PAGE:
Sattrayana is again a session for sacrifices. Sattra is a yajna, a sacrifice, and a session for the performance of these sacrifices is sattrayana. It is a great ritual enjoined in the Vedas. But, this ritual called sattrayana is equivalent to the practice of continence, self-control. Sattrayana is the word used to designate this particular sacrifice, and here the Upanishad gives a peculiar etymological resemblance of the result that follows by the practice of continence to the meaning of the word sattrayana. Sath atmanastranam vindate sattrayana is the way in which we split the word sattrayana. Sat is Being, trayana is the way of freedom or attainment of the benefits of protection in every way. One protects one's self, frees oneself by contact with true Being. This protection or freedom which one gains through contact with Being is also achieved by the practice of self-restraint, brahmacharya. So it is equivalent to sattrayana, the performance of the Vedic sacrifice. What we call observance of silence, not speaking, maunam, is the same as brahmacharya, because that again is the silence of all the senses, on account of the contact of the Atman which is the Supreme Silence. One understands things correctly and enters into a natural state of psychic silence by the acquisition of the knowledge that automatically follows the practice of self-control.
Anasakyana is a vow of fasting. This vow of fasting which people engage themselves in is also equivalent to brahmacharya. Here again, an etymological semblance is introduced into the interpretation. Atman does not perish at any time. Therefore, this imperishable character of the Atman is comparable with the imperishable results that accrue to one by the practice of the religious vow of fasting. Whatever benefits accrue to a person by this vow come to him spontaneously by self-control. Forest dwelling which is the vanaprastha life, living in seclusion, etc., are all great vows and austerities, no doubt. But whatever one gains by these austerities, vows and practices, one gains merely by self-control, because it is the highest austerity and nothing can be comparable to it.
A person who transcends mortal experience and is blessed with an access into the realm of Brahma has to pass through various mystical experiences. Some of the words contained in the passage that we are discussing refer to certain subtle experiences in the higher realms of Being which a seeker would encounter on his ascent to Brahman, the Absolute. It is said here that there are two oceans in the realm of Brahman filled with nectar where the world this and world that both come together in a fraternal embrace. It is as if two oceans join together to form a single ocean. Ara and Nya are the two names given to these two different oceans. They exist beyond this world. They are in the third world altogether, not in the physical world, not in the atmospheric world or even the astral world, but in the spiritual world they are. There is another miraculous thing there which one can see after going there. There is a tank filled with exhilarating nectar which is the food of the gods and the food of those who have shed their physical bodies. It is immortal bliss that one would experience there. It does not mean that it is actually a physical food which one would taste through the tongue. As I mentioned, they are subtle references to mystical experiences of the soul, which are referred to here as contact with tons of nectar of exquisite sweetness. There is a tree there which yields all one asks for, which exudes nectar from its body. It is a huge peepul tree, very vast in its expanse from every pore of which nectar exudes. It is the kalpavriksha, as the Puranas call it, a tree that gives anything you ask. If you think something while sitting under it, it immediately materialises itself. That is called kalpavriksha. Such a kind of peepul is present there in this higher realm where nectarine immortality flows, as it were, from every side. This is the city of Brahman which cannot be entered by those whose minds are extrovert, whose senses seek sense objects outside. It is an invincible fortress of Brahman. No one can conquer it, no one can pierce through it, no one can break through it, no one can touch it or contact it, because it is not a physical fort. It has very, very rarely been conquered by anyone. Those who have been wedded to world experience through the mind and the senses are unfit to contact or enter into this city. There is inside this city a hall which is called prabhuvmitam, built by Brahma himself, shining like gold, resplendent in every way, into which the soul is introduced. These experiences are also described in other Upanishads in different ways, all very mystical indeed, referring to different exhilarating experiences of consciousness through which we pass when we get separated from the body and come nearer and nearer to that which is more and more universal. Language fails here and words cannot express what all this really means. It is only an indication symbolically of miraculous experiences and wonders which we cannot dream of, through which we have to pass as a result of self-control and practice of meditation on Brahman.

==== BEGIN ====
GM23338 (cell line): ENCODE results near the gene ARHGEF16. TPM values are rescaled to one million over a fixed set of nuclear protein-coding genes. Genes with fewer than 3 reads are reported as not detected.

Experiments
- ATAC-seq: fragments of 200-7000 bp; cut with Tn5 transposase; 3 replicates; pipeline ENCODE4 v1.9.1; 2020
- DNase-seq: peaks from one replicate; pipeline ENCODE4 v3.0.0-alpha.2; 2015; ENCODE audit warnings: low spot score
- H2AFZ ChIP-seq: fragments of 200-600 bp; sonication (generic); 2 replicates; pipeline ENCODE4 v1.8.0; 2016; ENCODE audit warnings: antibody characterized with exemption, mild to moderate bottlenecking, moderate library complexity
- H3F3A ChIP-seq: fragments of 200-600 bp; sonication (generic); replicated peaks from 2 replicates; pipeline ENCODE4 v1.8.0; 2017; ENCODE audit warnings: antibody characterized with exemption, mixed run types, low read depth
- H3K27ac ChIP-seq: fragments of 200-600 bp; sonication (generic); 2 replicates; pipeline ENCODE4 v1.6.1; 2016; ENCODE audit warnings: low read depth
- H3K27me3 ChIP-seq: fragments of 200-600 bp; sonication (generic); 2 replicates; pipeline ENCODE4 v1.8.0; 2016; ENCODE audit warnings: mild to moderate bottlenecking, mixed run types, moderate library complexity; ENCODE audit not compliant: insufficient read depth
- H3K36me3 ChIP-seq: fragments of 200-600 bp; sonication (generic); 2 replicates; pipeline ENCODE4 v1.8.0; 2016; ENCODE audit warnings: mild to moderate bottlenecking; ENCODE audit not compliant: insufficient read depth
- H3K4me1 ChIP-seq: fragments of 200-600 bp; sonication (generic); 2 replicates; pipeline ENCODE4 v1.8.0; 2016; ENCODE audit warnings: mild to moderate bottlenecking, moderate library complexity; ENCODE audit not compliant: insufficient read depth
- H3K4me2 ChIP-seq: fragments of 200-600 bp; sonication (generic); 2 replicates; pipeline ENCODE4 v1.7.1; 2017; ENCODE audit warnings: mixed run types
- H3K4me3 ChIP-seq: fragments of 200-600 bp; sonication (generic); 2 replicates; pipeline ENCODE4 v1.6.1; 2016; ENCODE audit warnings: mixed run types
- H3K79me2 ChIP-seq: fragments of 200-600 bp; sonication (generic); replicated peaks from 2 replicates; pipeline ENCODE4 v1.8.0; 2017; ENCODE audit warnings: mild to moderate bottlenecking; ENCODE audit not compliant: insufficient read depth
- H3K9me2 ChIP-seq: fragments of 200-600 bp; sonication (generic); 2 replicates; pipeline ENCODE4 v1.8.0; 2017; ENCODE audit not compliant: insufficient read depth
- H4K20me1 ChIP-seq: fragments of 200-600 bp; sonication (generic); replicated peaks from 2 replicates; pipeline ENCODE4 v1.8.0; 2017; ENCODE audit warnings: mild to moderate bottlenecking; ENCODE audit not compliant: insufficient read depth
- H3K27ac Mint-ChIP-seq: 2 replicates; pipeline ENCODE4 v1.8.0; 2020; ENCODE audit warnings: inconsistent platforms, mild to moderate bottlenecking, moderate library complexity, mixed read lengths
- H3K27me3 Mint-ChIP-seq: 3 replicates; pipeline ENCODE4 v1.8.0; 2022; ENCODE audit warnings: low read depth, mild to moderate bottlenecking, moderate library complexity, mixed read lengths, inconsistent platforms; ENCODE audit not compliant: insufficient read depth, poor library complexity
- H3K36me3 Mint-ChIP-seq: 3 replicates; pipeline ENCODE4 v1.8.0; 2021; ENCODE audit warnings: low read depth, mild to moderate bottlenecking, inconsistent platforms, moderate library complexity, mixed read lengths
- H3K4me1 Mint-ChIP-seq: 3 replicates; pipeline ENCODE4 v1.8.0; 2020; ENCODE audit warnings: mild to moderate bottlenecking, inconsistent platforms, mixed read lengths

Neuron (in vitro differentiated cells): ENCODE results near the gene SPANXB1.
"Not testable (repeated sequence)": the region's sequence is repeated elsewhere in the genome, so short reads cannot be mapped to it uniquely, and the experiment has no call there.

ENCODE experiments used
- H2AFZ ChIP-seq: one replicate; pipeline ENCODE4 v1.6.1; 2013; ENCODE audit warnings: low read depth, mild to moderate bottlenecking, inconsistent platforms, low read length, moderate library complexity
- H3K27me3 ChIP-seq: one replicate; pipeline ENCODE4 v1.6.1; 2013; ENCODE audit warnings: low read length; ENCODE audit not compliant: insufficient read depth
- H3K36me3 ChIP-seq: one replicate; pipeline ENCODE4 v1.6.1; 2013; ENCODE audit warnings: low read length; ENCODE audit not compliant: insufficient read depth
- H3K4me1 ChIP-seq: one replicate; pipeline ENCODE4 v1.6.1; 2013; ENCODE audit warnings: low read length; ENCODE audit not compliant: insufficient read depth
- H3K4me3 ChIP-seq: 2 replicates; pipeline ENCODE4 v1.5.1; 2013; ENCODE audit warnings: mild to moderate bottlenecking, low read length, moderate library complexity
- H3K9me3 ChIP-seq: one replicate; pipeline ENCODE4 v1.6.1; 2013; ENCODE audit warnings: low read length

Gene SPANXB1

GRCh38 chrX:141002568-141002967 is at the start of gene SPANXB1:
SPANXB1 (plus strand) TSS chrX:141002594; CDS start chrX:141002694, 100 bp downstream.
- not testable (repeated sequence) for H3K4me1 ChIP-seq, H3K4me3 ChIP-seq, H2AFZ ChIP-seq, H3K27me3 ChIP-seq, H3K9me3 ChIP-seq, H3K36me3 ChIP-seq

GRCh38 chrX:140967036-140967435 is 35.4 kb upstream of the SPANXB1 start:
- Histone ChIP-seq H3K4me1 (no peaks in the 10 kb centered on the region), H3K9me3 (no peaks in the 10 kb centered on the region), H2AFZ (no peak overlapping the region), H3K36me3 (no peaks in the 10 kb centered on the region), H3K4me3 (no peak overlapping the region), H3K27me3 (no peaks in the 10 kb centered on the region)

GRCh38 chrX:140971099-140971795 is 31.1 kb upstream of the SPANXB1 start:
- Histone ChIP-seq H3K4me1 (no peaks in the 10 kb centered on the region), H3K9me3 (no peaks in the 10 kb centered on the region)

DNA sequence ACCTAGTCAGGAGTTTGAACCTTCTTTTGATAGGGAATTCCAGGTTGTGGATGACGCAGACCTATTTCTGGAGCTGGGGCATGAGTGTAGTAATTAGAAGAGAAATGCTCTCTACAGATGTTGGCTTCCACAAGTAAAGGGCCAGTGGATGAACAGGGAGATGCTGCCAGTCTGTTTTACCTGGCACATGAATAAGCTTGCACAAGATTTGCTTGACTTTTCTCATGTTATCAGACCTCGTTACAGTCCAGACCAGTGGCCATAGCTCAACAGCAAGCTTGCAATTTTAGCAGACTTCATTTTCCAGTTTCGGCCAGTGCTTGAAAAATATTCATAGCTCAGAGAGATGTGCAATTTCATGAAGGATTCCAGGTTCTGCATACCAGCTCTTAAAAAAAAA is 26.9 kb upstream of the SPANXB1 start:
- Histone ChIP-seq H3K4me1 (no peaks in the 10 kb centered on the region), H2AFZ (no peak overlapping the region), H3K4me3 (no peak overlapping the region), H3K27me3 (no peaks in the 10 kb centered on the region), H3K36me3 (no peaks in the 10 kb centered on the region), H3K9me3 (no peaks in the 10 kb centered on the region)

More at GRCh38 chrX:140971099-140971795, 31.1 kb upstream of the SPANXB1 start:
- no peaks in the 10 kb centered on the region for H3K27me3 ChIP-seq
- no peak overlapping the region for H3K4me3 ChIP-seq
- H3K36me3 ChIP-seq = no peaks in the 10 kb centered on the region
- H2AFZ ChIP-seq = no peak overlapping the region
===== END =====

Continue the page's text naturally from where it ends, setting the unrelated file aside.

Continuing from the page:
Freedom untrammelled is our reward if we could practise this technique of meditation. We would be the possessors of all these treasures, the nectars and the trees exuding ambrosia, and the oceans of nectar, etc., referred to here. All these would be our possessions and we would be rejoicing in these experiences and be one with them provided that - a great condition is here - we are able to withdraw our senses and mind and centre our consciousness in that which we call Brahman. Then we are free and this freedom is what we call moksha, Liberation.